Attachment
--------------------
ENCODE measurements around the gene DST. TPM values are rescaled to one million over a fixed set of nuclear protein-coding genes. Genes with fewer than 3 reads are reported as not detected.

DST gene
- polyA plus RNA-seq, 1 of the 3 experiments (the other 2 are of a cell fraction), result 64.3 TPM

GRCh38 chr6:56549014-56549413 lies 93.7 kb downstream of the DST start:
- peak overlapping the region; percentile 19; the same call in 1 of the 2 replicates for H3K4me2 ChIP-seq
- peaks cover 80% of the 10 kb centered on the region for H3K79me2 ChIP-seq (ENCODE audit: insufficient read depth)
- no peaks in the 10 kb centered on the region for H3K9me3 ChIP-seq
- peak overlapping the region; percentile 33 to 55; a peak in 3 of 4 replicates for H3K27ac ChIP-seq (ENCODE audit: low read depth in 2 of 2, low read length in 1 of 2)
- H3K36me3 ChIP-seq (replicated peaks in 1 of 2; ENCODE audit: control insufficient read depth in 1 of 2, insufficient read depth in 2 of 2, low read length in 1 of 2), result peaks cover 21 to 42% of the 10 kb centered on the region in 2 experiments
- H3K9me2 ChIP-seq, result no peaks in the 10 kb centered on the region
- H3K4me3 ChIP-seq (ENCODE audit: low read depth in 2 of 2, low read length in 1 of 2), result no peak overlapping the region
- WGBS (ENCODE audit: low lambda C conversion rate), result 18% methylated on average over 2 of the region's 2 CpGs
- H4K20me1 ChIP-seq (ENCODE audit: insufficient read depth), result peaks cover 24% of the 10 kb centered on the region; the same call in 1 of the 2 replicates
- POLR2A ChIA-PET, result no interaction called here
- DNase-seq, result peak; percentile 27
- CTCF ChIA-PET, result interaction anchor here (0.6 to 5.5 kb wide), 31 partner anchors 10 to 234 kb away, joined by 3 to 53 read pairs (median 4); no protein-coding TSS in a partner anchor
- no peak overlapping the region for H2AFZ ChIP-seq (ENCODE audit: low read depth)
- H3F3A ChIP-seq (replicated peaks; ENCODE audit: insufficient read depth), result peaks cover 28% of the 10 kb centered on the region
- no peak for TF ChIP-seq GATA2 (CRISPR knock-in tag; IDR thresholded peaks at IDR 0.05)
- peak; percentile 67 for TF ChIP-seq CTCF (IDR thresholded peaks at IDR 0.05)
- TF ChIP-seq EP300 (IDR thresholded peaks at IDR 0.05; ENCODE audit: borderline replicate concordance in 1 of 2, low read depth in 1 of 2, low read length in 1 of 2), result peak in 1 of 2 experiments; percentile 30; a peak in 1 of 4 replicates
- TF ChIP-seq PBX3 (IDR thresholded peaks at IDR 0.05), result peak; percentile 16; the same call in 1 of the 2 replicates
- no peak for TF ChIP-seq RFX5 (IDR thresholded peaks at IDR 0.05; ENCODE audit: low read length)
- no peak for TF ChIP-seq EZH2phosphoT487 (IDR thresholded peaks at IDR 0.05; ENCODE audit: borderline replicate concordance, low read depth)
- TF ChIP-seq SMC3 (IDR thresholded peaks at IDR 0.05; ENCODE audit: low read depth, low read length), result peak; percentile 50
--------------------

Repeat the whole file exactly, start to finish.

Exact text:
ENCODE measurements around the gene DST. TPM values are rescaled to one million over a fixed set of nuclear protein-coding genes. Genes with fewer than 3 reads are reported as not detected.

DST gene
- polyA plus RNA-seq, 1 of the 3 experiments (the other 2 are of a cell fraction), result 64.3 TPM

GRCh38 chr6:56549014-56549413 lies 93.7 kb downstream of the DST start:
- peak overlapping the region; percentile 19; the same call in 1 of the 2 replicates for H3K4me2 ChIP-seq
- peaks cover 80% of the 10 kb centered on the region for H3K79me2 ChIP-seq (ENCODE audit: insufficient read depth)
- no peaks in the 10 kb centered on the region for H3K9me3 ChIP-seq
- peak overlapping the region; percentile 33 to 55; a peak in 3 of 4 replicates for H3K27ac ChIP-seq (ENCODE audit: low read depth in 2 of 2, low read length in 1 of 2)
- H3K36me3 ChIP-seq (replicated peaks in 1 of 2; ENCODE audit: control insufficient read depth in 1 of 2, insufficient read depth in 2 of 2, low read length in 1 of 2), result peaks cover 21 to 42% of the 10 kb centered on the region in 2 experiments
- H3K9me2 ChIP-seq, result no peaks in the 10 kb centered on the region
- H3K4me3 ChIP-seq (ENCODE audit: low read depth in 2 of 2, low read length in 1 of 2), result no peak overlapping the region
- WGBS (ENCODE audit: low lambda C conversion rate), result 18% methylated on average over 2 of the region's 2 CpGs
- H4K20me1 ChIP-seq (ENCODE audit: insufficient read depth), result peaks cover 24% of the 10 kb centered on the region; the same call in 1 of the 2 replicates
- POLR2A ChIA-PET, result no interaction called here
- DNase-seq, result peak; percentile 27
- CTCF ChIA-PET, result interaction anchor here (0.6 to 5.5 kb wide), 31 partner anchors 10 to 234 kb away, joined by 3 to 53 read pairs (median 4); no protein-coding TSS in a partner anchor
- no peak overlapping the region for H2AFZ ChIP-seq (ENCODE audit: low read depth)
- H3F3A ChIP-seq (replicated peaks; ENCODE audit: insufficient read depth), result peaks cover 28% of the 10 kb centered on the region
- no peak for TF ChIP-seq GATA2 (CRISPR knock-in tag; IDR thresholded peaks at IDR 0.05)
- peak; percentile 67 for TF ChIP-seq CTCF (IDR thresholded peaks at IDR 0.05)
- TF ChIP-seq EP300 (IDR thresholded peaks at IDR 0.05; ENCODE audit: borderline replicate concordance in 1 of 2, low read depth in 1 of 2, low read length in 1 of 2), result peak in 1 of 2 experiments; percentile 30; a peak in 1 of 4 replicates
- TF ChIP-seq PBX3 (IDR thresholded peaks at IDR 0.05), result peak; percentile 16; the same call in 1 of the 2 replicates
- no peak for TF ChIP-seq RFX5 (IDR thresholded peaks at IDR 0.05; ENCODE audit: low read length)
- no peak for TF ChIP-seq EZH2phosphoT487 (IDR thresholded peaks at IDR 0.05; ENCODE audit: borderline replicate concordance, low read depth)
- TF ChIP-seq SMC3 (IDR thresholded peaks at IDR 0.05; ENCODE audit: low read depth, low read length), result peak; percentile 50